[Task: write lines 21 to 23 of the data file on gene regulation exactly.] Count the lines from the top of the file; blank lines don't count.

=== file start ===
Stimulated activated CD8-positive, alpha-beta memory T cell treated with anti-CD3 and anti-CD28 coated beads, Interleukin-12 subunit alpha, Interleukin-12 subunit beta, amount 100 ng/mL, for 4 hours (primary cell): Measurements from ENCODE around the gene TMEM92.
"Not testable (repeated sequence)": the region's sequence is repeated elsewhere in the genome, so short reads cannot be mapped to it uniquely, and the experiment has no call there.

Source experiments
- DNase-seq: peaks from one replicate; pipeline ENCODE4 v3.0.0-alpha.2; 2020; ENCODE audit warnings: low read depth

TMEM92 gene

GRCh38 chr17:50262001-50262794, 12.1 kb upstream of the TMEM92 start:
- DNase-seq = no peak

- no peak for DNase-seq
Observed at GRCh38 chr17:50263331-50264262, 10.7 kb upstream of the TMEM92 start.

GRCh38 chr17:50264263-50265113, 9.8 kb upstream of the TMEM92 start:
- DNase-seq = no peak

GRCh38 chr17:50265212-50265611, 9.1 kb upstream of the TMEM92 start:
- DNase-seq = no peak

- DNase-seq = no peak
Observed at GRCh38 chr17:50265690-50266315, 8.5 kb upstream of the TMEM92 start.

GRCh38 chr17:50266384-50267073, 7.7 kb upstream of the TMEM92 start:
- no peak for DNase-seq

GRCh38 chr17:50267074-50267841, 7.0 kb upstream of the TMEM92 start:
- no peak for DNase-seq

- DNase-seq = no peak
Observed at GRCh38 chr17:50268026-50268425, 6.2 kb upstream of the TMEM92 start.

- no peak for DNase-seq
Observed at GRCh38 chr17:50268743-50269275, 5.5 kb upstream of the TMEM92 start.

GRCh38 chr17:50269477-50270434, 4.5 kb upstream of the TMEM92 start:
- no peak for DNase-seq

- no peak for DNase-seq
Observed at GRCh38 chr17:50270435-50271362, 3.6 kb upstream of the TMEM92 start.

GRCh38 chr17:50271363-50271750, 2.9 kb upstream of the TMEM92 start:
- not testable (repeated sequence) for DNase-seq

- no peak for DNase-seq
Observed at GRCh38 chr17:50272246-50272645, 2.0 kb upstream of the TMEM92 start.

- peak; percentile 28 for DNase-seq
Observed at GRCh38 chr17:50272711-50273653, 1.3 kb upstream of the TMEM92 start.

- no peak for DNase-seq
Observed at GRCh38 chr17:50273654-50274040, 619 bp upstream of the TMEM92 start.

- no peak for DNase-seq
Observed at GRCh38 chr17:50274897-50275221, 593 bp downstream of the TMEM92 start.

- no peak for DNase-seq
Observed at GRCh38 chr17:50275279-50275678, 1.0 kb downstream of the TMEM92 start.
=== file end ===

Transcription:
Observed at GRCh38 chr17:50268026-50268425, 6.2 kb upstream of the TMEM92 start.

- no peak for DNase-seq
Observed at GRCh38 chr17:50268743-50269275, 5.5 kb upstream of the TMEM92 start.